Why Veterans Service Officers Aren’t Enough to Combat VA Disability Problems

It’s probably not surprising that many veterans do not understand the VA disability process. However, recent studies have shown that most veterans are not aware of the benefits they are entitled to as a former service member—including disability payments, medical care, college tuition, or pensions.

In an effort to help veterans get the benefits they need, the VA has designated Veterans Service Officers (VSO) at each of its offices. VSOs educate veterans on the types of benefits they can get, help disabled veterans complete and file applications for benefits, and bridge the gap between the system and the soldier.

Why Aren’t Veterans Getting the Help They Need From VSOs?

While many VSOs are hardworking, dedicated individuals, there are still not enough of them to compete with demand. The VA disability system is backlogged with thousands of claims, and there simply are not enough VSOs to go around. As if the wait list wasn’t bad enough, there are other factors causing veterans to be unfairly denied for benefits when working with VSOs, including:

  • Geographic differences. The number of VSOs available varies by office location. Some counties may have a full-time staff, but far more commonly offices have one or two VSOs who work on a part-time basis. Even on the off chance a disabled veteran is able to meet with a VSO in person, experience levels may vary, causing misinformation and further delays.
  • Forms and bureaucracy. The very least a VSO should do is to ensure that a veteran has filled out his forms correctly. Many veterans assume that the VA will automatically submit information needed for the claim, writing in “ask my doctor” or “check medical records” on necessary parts of the forms. Claims are often denied due to incomplete information, but also because the veteran may have used an outdated version of any of the needed forms.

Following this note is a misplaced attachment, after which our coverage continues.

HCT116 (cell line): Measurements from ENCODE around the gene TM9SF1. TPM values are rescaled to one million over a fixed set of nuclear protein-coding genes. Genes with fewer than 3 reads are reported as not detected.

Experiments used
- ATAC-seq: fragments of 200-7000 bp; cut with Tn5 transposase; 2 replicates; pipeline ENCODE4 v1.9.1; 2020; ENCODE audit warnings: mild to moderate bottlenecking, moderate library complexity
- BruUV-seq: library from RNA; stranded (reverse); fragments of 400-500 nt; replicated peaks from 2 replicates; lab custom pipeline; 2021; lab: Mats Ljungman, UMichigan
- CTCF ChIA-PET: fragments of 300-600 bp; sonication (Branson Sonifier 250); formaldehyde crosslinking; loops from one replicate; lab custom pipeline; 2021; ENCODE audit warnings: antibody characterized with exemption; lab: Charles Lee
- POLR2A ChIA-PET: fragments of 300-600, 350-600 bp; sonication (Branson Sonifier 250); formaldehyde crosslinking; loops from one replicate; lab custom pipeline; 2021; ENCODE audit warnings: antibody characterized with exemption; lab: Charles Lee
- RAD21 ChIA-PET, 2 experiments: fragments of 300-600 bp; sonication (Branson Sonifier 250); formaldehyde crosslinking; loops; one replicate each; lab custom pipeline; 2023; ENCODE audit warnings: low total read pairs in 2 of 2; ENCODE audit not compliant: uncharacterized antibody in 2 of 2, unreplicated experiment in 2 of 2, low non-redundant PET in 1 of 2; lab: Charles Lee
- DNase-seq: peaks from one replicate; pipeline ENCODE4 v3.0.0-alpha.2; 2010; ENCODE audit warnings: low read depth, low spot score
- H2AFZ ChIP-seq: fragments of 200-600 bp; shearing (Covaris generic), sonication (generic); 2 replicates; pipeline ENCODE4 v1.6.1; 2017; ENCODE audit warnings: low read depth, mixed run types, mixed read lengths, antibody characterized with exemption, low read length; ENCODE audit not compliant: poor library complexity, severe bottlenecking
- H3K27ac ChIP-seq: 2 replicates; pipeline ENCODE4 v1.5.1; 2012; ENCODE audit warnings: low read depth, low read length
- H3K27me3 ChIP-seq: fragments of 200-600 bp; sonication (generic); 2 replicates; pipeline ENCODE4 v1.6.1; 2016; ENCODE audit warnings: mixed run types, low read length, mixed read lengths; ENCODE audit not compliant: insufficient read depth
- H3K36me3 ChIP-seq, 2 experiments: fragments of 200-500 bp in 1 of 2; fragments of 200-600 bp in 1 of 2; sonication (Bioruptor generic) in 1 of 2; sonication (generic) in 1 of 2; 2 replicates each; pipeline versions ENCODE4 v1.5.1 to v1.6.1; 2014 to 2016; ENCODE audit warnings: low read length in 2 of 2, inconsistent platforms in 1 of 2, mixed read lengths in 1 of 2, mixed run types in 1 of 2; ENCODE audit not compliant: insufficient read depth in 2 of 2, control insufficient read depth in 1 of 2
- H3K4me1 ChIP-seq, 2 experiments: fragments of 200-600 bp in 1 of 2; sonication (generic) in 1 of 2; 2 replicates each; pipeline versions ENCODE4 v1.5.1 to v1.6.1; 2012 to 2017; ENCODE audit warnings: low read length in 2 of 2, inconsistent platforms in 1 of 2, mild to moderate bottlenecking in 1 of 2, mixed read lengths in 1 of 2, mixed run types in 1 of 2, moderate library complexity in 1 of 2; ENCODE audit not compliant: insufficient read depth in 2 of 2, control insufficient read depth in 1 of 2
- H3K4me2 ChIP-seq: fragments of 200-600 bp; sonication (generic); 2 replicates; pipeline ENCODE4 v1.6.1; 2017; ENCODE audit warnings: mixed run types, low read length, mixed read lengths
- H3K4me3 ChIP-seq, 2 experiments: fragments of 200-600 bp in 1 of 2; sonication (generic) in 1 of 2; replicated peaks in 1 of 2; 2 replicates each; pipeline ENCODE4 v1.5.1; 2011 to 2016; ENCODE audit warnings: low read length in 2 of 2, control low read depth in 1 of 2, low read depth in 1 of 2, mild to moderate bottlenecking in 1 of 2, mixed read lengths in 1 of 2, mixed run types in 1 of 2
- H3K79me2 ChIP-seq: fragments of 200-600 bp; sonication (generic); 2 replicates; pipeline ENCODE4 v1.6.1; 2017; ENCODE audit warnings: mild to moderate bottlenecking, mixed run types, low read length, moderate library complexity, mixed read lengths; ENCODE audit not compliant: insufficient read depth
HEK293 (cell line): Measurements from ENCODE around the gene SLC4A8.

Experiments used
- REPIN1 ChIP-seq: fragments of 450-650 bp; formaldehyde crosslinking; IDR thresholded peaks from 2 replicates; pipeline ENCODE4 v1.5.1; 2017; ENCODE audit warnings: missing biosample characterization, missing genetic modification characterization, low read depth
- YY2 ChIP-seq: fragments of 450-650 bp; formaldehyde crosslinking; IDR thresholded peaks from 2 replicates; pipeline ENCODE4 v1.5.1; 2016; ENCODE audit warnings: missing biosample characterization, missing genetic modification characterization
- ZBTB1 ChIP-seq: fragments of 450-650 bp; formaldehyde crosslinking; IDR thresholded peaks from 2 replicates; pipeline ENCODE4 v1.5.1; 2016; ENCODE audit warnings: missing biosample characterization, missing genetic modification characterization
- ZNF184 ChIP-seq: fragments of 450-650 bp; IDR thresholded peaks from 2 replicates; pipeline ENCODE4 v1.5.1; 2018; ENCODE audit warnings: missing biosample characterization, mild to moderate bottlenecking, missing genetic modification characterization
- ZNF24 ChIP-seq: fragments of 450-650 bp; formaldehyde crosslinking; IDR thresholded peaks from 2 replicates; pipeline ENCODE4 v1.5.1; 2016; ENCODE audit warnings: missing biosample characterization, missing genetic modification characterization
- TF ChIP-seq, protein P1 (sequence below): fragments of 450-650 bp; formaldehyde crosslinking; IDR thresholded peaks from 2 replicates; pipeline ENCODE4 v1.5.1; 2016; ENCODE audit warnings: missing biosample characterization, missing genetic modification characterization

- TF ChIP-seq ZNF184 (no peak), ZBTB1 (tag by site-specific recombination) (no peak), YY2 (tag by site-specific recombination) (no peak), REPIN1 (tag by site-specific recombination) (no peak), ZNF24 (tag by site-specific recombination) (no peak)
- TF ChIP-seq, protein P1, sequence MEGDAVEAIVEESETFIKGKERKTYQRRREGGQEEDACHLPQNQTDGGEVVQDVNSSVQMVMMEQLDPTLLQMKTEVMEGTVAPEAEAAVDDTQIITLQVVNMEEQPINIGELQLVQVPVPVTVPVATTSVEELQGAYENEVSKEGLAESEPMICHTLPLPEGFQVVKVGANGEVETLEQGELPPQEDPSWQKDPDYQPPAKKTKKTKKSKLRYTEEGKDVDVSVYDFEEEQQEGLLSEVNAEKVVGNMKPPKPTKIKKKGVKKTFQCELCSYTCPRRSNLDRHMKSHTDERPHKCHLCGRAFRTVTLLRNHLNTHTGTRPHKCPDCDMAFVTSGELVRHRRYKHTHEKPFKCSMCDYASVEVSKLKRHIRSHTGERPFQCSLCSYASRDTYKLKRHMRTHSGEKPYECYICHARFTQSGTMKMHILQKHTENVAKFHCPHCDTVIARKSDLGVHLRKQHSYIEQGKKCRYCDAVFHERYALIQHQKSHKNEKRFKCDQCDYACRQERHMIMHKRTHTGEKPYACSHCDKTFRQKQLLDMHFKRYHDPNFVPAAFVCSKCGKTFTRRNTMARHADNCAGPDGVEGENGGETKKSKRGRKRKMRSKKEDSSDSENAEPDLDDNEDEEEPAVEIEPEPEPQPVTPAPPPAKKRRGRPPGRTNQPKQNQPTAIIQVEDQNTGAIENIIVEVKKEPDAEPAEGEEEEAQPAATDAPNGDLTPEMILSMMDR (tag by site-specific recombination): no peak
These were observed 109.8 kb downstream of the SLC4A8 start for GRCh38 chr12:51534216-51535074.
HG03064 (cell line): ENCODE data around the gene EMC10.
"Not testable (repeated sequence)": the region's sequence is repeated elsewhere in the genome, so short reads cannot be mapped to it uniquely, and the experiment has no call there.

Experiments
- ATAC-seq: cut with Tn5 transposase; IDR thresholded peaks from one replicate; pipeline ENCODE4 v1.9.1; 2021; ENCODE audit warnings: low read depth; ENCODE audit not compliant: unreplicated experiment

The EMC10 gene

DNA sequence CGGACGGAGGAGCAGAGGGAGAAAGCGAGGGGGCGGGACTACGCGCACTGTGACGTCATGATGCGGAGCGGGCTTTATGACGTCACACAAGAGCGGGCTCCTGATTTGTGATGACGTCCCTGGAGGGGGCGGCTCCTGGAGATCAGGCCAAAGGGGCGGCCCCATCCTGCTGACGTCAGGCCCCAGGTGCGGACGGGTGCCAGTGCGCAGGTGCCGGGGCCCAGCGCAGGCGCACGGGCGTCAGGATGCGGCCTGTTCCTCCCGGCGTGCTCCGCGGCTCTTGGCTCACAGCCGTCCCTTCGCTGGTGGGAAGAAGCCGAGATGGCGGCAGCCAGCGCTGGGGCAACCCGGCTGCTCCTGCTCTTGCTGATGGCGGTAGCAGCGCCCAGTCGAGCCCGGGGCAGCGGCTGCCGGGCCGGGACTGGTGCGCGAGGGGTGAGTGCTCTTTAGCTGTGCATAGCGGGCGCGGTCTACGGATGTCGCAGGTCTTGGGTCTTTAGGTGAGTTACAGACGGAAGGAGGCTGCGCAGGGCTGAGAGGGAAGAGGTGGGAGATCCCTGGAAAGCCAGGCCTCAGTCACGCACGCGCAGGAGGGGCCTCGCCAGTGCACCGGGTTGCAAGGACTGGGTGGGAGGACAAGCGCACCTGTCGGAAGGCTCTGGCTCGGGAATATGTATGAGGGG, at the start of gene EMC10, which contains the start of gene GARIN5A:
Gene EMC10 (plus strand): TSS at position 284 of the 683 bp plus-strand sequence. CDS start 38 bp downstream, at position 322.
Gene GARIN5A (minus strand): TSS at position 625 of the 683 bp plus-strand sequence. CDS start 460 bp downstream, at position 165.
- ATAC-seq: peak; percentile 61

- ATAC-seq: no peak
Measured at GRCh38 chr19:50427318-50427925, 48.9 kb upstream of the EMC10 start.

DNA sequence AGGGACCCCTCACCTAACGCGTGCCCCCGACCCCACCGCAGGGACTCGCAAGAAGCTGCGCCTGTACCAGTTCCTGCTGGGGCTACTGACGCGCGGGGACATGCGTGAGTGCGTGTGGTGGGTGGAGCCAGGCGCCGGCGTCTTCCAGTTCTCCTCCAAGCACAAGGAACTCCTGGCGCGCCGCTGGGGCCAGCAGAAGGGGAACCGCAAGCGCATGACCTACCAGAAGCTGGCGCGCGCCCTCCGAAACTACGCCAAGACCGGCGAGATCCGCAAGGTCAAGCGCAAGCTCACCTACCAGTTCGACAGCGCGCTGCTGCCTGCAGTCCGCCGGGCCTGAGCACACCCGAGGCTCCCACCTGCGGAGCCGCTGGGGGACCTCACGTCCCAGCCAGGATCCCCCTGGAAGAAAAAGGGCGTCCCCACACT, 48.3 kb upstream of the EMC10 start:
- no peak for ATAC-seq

• Slow progress. While there have recently been improvements to the VA system—such as electronic filing and online disability education—the progress is spotty at best. Many veterans need help now, and may not be able to wait the years it will take to see any real change.

When you work with a VSO, the burden of getting help is on you. You must make the calls, make the trek to the VA, then sit in a chair with your claim and wait to be seen. On the other hand, when you work with a VA disability attorney, you have someone working for you. The attorneys at Cuddigan Law can assist you with your VA disability claim at all levels of appeal, and do not charge you anything unless we win your case. Call us today to find out more about our services, or learn how to file your claim in our free book, The Essential Guide to VA Disability Claims.

 

Sean D. Cuddigan
SSA and VA Disability Attorney in Omaha, Nebraska
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